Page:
Of all the SOLID principles, the Single Responsibility Principle (SRP) might be the least well understood. That’s likely because it has a particularly inappropriate name. It is too easy for programmers to hear the name and then assume that it means that every module should do just one thing.
Make no mistake, there is a principle like that. A function should do one, and only one, thing. We use that principle when we are refactoring large functions into smaller functions; we use it at the lowest levels. But it is not one of the SOLID principles—it is not the SRP.
Historically, the SRP has been described this way:
A module should have one, and only one, reason to change.
Software systems are changed to satisfy users and stakeholders; those users and stakeholders are the “reason to change” that the principle is talking about. Indeed, we can rephrase the principle to say this:
A module should be responsible to one, and only one, user or stakeholder.
Unfortunately, the words “user” and “stakeholder” aren’t really the right words to use here. There will likely be more than one user or stakeholder who wants the system changed in the same way. Instead, we’re really referring to a group—one or more people who require that change. We’ll refer to that group as an actor.
Thus the final version of the SRP is:
A module should be responsible to one, and only one, actor.
Now, what do we mean by the word “module”? The simplest definition is just a source file. Most of the time that definition works fine. Some languages and development environments, though, don’t use source files to contain their code. In those cases a module is just a cohesive set of functions and data structures.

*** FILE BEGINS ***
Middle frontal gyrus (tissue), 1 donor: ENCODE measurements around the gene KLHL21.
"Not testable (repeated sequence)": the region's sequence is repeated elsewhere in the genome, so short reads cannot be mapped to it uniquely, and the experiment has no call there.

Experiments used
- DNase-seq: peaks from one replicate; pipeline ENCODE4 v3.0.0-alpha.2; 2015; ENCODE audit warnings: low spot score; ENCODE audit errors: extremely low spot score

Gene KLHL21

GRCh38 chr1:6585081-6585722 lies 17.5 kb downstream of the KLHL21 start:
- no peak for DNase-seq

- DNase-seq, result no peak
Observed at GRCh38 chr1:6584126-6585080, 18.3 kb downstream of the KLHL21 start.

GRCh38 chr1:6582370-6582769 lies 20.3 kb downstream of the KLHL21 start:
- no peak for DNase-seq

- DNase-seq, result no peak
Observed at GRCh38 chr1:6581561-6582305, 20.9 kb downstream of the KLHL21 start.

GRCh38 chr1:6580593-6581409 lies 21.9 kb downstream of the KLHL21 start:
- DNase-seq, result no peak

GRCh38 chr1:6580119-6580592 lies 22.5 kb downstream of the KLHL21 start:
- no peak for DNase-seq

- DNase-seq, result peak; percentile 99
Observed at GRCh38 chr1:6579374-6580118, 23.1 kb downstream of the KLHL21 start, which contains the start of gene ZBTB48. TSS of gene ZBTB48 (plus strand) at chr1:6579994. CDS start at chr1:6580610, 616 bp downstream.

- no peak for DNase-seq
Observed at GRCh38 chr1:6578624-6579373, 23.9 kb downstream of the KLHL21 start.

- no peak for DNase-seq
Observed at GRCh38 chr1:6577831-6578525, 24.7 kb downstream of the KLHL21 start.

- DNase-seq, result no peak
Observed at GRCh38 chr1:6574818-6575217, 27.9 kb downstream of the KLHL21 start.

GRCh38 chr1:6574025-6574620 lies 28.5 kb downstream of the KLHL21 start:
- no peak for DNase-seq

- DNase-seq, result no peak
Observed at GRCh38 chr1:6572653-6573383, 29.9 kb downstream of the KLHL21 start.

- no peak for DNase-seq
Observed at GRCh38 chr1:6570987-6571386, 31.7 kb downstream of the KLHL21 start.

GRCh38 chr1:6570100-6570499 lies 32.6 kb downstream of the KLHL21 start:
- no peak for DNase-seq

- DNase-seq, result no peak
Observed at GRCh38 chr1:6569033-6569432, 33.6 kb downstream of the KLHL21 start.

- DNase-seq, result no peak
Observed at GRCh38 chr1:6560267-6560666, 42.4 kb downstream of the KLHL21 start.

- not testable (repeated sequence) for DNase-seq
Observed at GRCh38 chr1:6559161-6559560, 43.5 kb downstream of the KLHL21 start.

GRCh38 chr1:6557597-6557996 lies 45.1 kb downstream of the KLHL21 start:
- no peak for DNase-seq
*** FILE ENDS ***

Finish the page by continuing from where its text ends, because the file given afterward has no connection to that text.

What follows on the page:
Perhaps the best way to understand this principle is by looking at the symptoms of violating it.
My favorite example is the
Employee class from a payroll application. It has three methods:
save() (Figure 7.1).
This class violates the SRP because those three methods are responsible to three very different actors.
calculatePay() method is specified by the accounting department, which reports to the CFO.
reportHours() method is specified and used by the human resources department, which reports to the COO.
save() method is specified by the database administrators (DBAs), who report to the CTO.
By putting the source code for these three methods into a single
Employee class, the developers have coupled each of these actors to the others. This coupling can cause the actions of the CFO’s team to affect something that the COO’s team depends on.
For example, suppose that the
calculatePay() function and the
reportHours() function share a common algorithm for calculating non-overtime hours. Suppose also that the developers, who are careful not to duplicate code, put that algorithm into a function named
regularHours() (Figure 7.2).
Now suppose that the CFO’s team decides that the way non-overtime hours are calculated needs to be tweaked. In contrast, the COO’s team in HR does not want that particular tweak because they use non-overtime hours for a different purpose.
A developer is tasked to make the change, and sees the convenient
regularHours() function called by the
calculatePay() method. Unfortunately, that developer does not notice that the function is also called by the
The developer makes the required change and carefully tests it. The CFO’s team validates that the new function works as desired, and the system is deployed.
Of course, the COO’s team doesn’t know that this is happening. The HR personnel continue to use the reports generated by the